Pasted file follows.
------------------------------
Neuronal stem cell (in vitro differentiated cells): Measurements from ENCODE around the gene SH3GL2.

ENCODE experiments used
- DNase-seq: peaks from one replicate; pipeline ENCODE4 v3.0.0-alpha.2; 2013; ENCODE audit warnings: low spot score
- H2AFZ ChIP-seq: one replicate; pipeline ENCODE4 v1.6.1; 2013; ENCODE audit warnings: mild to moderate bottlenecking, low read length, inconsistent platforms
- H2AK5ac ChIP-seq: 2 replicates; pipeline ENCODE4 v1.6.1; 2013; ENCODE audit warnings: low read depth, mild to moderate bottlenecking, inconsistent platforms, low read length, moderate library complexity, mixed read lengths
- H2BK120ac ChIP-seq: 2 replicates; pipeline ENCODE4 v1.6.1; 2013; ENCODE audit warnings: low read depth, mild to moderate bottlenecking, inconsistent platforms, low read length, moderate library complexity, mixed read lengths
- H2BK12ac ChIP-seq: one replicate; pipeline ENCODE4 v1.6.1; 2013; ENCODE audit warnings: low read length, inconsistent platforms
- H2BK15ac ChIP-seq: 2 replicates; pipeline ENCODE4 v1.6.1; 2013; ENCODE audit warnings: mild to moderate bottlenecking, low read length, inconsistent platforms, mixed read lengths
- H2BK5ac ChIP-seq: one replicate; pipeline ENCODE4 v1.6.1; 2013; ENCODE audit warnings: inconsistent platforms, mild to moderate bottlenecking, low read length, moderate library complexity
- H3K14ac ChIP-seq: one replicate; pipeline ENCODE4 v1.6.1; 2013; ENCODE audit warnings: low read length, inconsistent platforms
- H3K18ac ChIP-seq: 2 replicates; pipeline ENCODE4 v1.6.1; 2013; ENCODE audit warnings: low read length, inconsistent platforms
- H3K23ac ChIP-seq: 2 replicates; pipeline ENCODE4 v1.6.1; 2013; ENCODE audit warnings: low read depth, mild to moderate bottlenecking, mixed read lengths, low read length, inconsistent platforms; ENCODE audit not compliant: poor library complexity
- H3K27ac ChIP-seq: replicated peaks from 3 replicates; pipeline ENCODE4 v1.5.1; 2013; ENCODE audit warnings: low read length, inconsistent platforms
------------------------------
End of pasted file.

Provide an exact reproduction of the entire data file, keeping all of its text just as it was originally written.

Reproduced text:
Neuronal stem cell (in vitro differentiated cells): Measurements from ENCODE around the gene SH3GL2.

ENCODE experiments used
- DNase-seq: peaks from one replicate; pipeline ENCODE4 v3.0.0-alpha.2; 2013; ENCODE audit warnings: low spot score
- H2AFZ ChIP-seq: one replicate; pipeline ENCODE4 v1.6.1; 2013; ENCODE audit warnings: mild to moderate bottlenecking, low read length, inconsistent platforms
- H2AK5ac ChIP-seq: 2 replicates; pipeline ENCODE4 v1.6.1; 2013; ENCODE audit warnings: low read depth, mild to moderate bottlenecking, inconsistent platforms, low read length, moderate library complexity, mixed read lengths
- H2BK120ac ChIP-seq: 2 replicates; pipeline ENCODE4 v1.6.1; 2013; ENCODE audit warnings: low read depth, mild to moderate bottlenecking, inconsistent platforms, low read length, moderate library complexity, mixed read lengths
- H2BK12ac ChIP-seq: one replicate; pipeline ENCODE4 v1.6.1; 2013; ENCODE audit warnings: low read length, inconsistent platforms
- H2BK15ac ChIP-seq: 2 replicates; pipeline ENCODE4 v1.6.1; 2013; ENCODE audit warnings: mild to moderate bottlenecking, low read length, inconsistent platforms, mixed read lengths
- H2BK5ac ChIP-seq: one replicate; pipeline ENCODE4 v1.6.1; 2013; ENCODE audit warnings: inconsistent platforms, mild to moderate bottlenecking, low read length, moderate library complexity
- H3K14ac ChIP-seq: one replicate; pipeline ENCODE4 v1.6.1; 2013; ENCODE audit warnings: low read length, inconsistent platforms
- H3K18ac ChIP-seq: 2 replicates; pipeline ENCODE4 v1.6.1; 2013; ENCODE audit warnings: low read length, inconsistent platforms
- H3K23ac ChIP-seq: 2 replicates; pipeline ENCODE4 v1.6.1; 2013; ENCODE audit warnings: low read depth, mild to moderate bottlenecking, mixed read lengths, low read length, inconsistent platforms; ENCODE audit not compliant: poor library complexity
- H3K27ac ChIP-seq: replicated peaks from 3 replicates; pipeline ENCODE4 v1.5.1; 2013; ENCODE audit warnings: low read length, inconsistent platforms